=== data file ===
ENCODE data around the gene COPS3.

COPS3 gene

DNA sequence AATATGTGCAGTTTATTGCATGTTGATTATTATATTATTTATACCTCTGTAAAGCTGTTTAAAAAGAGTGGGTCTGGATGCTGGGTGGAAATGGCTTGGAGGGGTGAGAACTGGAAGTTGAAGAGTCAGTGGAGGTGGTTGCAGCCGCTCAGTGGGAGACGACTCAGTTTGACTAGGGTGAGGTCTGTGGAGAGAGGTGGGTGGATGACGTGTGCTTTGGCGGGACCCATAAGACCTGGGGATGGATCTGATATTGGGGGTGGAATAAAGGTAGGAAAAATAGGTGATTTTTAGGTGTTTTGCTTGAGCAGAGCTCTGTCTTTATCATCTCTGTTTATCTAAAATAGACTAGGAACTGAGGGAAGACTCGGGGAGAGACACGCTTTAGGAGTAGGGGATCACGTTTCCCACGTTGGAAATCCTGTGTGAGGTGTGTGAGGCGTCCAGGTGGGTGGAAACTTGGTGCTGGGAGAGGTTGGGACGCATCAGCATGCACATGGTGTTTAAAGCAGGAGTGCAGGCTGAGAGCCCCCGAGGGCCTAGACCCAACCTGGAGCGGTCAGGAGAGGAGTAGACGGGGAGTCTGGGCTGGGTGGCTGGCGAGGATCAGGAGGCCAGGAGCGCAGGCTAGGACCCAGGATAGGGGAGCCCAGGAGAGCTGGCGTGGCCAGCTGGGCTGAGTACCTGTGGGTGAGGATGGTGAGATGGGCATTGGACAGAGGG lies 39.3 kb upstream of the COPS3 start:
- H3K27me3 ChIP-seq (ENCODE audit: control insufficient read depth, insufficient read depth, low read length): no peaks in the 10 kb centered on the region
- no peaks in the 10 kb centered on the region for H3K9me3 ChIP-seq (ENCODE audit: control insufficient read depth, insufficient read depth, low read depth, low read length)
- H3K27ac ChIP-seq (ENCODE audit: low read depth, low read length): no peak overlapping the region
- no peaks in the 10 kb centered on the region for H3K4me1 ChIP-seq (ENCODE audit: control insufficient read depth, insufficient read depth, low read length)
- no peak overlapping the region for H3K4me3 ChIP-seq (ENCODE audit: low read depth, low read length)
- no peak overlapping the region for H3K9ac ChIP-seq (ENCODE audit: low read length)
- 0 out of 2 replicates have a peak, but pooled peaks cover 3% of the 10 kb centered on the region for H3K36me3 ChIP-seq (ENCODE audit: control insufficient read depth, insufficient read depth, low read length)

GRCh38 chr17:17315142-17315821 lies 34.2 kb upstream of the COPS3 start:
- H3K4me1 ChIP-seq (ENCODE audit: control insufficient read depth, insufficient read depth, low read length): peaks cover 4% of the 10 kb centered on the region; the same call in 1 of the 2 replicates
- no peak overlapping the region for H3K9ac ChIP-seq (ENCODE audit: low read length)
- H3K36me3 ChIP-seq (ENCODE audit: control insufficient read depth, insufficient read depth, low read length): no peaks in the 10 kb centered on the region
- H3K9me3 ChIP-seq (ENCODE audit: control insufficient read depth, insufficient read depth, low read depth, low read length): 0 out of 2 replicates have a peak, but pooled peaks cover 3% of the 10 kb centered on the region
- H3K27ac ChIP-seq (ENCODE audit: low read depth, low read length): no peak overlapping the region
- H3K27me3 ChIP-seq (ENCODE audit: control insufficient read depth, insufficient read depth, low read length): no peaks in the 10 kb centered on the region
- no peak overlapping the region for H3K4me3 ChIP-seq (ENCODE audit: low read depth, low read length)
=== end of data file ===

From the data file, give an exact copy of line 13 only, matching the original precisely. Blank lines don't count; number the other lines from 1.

- no peak overlapping the region for H3K9ac ChIP-seq (ENCODE audit: low read length)